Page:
Hugo Grotius on the natural sociability of humans (1625)

Hugo Grotius

The Dutch legal philosopher Hugo Grotius (1583-1645) believed that human beings were by nature sociable creatures and that the purpose of natural rights, especially the right of property, was to enable them to live together in peace and prosperity:

Now amongst the Things peculiar to Man, is his Desire of Society, that is, a certain Inclination to live with those of his own Kind, not in any Manner whatever, but peaceably, and in a Community regulated according to the best of his Understanding… This Sociability, which we have now described in general, or this Care of maintaining Society in a Manner conformable to the Light of human Understanding, is the Fountain of Right, properly so called; to which belongs the Abstaining from that which is another’s, and the Restitution of what we have of another’s, or of the Profit we have made by it, the Obligation of fulfilling Promises, the Reparation of a Damage done through our own Default, and the Merit of Punishment among Men.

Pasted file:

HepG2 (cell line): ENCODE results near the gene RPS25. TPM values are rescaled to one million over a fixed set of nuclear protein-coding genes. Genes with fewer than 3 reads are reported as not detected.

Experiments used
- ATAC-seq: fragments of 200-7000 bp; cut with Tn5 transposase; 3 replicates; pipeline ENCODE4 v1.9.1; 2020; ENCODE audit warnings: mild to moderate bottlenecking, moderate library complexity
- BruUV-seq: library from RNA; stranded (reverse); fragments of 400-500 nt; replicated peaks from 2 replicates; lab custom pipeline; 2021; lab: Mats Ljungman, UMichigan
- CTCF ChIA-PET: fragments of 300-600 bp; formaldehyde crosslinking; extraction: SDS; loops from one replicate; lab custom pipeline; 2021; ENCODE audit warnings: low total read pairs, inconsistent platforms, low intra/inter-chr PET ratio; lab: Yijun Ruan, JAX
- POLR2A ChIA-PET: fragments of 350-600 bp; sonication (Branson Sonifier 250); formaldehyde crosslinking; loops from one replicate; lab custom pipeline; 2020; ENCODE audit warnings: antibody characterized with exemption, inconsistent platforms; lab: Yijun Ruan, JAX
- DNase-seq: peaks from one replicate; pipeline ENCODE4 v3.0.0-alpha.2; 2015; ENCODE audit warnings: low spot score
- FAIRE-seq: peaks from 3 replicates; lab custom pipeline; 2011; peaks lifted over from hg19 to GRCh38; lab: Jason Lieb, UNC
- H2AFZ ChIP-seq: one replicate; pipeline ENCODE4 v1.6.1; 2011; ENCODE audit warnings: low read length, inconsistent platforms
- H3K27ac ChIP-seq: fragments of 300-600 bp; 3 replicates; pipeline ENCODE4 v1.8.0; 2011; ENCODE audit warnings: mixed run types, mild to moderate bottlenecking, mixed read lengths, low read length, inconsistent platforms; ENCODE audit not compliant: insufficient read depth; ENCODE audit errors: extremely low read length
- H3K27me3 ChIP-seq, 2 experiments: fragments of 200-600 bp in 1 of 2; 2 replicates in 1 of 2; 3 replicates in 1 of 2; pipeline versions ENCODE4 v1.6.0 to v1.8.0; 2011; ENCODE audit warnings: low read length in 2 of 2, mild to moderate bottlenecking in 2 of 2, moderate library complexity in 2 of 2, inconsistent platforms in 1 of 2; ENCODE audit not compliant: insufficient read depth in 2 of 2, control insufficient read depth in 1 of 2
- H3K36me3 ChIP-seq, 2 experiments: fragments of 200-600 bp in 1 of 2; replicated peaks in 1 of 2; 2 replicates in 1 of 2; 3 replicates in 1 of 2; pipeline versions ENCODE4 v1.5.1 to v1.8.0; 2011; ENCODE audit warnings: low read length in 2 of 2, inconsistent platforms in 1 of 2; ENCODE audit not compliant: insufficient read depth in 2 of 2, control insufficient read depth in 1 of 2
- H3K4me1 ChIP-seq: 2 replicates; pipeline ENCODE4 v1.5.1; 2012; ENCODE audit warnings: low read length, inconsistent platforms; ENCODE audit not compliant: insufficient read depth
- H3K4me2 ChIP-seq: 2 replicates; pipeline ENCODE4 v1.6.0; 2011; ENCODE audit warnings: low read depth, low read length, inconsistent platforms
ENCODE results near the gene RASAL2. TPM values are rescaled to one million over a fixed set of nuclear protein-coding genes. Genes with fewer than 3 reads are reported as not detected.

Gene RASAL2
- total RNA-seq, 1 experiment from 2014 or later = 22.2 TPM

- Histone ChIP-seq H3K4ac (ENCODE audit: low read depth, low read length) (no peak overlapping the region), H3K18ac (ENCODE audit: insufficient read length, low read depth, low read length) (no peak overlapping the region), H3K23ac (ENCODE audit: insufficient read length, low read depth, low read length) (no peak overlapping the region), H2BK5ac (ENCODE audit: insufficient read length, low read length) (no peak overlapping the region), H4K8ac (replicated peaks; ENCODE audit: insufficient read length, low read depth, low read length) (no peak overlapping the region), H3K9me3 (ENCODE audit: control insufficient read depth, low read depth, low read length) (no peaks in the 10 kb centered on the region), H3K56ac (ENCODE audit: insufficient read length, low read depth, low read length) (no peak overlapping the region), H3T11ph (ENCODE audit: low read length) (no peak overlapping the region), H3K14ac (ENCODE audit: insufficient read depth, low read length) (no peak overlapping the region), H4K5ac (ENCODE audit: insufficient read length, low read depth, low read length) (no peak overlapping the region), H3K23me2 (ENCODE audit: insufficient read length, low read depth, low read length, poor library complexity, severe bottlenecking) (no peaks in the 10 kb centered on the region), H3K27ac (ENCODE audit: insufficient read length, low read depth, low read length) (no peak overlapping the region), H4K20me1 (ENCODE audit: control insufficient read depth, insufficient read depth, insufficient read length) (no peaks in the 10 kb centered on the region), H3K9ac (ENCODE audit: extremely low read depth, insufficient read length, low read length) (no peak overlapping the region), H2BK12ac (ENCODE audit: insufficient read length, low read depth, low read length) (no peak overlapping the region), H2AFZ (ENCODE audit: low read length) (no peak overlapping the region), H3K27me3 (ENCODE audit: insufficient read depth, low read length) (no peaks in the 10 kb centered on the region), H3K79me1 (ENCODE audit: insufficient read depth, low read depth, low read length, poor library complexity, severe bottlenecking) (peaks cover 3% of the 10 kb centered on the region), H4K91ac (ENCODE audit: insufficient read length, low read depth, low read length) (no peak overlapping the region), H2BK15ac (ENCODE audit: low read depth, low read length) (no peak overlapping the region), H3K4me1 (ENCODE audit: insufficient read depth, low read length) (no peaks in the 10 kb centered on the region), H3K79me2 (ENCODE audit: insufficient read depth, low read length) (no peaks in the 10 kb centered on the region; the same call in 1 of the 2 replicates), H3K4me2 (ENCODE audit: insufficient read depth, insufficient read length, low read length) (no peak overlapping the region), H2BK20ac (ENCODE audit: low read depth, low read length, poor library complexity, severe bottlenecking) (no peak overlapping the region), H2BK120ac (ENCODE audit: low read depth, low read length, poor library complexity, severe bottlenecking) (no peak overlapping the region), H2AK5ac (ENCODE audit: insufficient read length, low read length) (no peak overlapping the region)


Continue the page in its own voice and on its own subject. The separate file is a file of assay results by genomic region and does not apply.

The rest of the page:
Hugo Grotius wrote his famous treatise on The Rights of War and Peace (1625) while he was in prison and while the Thirty Years was raging around him. In an Introduction or Prolegomena to the work he expresses succinctly his own view of the nature of origins of natural rights. Unlike many critics who think that individual rights, especially property rights, are somehow destructive of human communities, Grotius argues the reverse. He believes that because humans are naturally sociable creatures who crave the company of fellow creatures they need and thus evolve ideas about rights which make make complex societies possible. In his view the need to live peaceably in a society is “the Fountain of Right” and the faucet which regulates the flow of this fountain is Property, which tells us when to abstain from taking that which is another’s, and to provide restitution of property which we taken from another. It is in this manner the Natural Right is connected to the Social Faculty of Sociability.